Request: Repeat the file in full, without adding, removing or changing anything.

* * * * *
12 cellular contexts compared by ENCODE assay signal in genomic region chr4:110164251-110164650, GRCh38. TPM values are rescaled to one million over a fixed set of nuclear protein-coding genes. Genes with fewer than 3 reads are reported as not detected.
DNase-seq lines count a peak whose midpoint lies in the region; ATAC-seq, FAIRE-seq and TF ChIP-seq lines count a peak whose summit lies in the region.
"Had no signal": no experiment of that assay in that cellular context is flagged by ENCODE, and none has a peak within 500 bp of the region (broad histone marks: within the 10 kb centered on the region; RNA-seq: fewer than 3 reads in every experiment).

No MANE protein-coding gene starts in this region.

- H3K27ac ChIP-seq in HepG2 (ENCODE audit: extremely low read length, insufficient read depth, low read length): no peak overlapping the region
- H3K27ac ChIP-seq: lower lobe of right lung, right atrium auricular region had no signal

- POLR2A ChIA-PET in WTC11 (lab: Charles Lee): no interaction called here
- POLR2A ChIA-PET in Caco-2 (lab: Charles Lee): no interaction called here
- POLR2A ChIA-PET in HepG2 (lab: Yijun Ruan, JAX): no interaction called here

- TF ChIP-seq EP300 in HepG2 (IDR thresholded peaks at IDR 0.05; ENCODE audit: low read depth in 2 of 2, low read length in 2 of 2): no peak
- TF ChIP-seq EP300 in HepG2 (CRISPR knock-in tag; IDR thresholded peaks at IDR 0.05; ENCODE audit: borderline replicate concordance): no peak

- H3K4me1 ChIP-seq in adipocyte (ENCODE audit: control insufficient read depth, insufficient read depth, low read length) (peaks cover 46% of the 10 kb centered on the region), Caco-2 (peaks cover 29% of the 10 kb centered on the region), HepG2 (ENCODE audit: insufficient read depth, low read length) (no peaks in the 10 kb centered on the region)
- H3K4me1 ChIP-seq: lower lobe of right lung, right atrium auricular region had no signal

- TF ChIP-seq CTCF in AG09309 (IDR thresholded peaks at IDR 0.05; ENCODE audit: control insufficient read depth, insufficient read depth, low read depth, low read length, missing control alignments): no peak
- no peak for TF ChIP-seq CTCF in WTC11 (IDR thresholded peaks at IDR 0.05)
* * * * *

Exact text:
12 cellular contexts compared by ENCODE assay signal in genomic region chr4:110164251-110164650, GRCh38. TPM values are rescaled to one million over a fixed set of nuclear protein-coding genes. Genes with fewer than 3 reads are reported as not detected.
DNase-seq lines count a peak whose midpoint lies in the region; ATAC-seq, FAIRE-seq and TF ChIP-seq lines count a peak whose summit lies in the region.
"Had no signal": no experiment of that assay in that cellular context is flagged by ENCODE, and none has a peak within 500 bp of the region (broad histone marks: within the 10 kb centered on the region; RNA-seq: fewer than 3 reads in every experiment).

No MANE protein-coding gene starts in this region.

- H3K27ac ChIP-seq in HepG2 (ENCODE audit: extremely low read length, insufficient read depth, low read length): no peak overlapping the region
- H3K27ac ChIP-seq: lower lobe of right lung, right atrium auricular region had no signal

- POLR2A ChIA-PET in WTC11 (lab: Charles Lee): no interaction called here
- POLR2A ChIA-PET in Caco-2 (lab: Charles Lee): no interaction called here
- POLR2A ChIA-PET in HepG2 (lab: Yijun Ruan, JAX): no interaction called here

- TF ChIP-seq EP300 in HepG2 (IDR thresholded peaks at IDR 0.05; ENCODE audit: low read depth in 2 of 2, low read length in 2 of 2): no peak
- TF ChIP-seq EP300 in HepG2 (CRISPR knock-in tag; IDR thresholded peaks at IDR 0.05; ENCODE audit: borderline replicate concordance): no peak

- H3K4me1 ChIP-seq in adipocyte (ENCODE audit: control insufficient read depth, insufficient read depth, low read length) (peaks cover 46% of the 10 kb centered on the region), Caco-2 (peaks cover 29% of the 10 kb centered on the region), HepG2 (ENCODE audit: insufficient read depth, low read length) (no peaks in the 10 kb centered on the region)
- H3K4me1 ChIP-seq: lower lobe of right lung, right atrium auricular region had no signal

- TF ChIP-seq CTCF in AG09309 (IDR thresholded peaks at IDR 0.05; ENCODE audit: control insufficient read depth, insufficient read depth, low read depth, low read length, missing control alignments): no peak
- no peak for TF ChIP-seq CTCF in WTC11 (IDR thresholded peaks at IDR 0.05)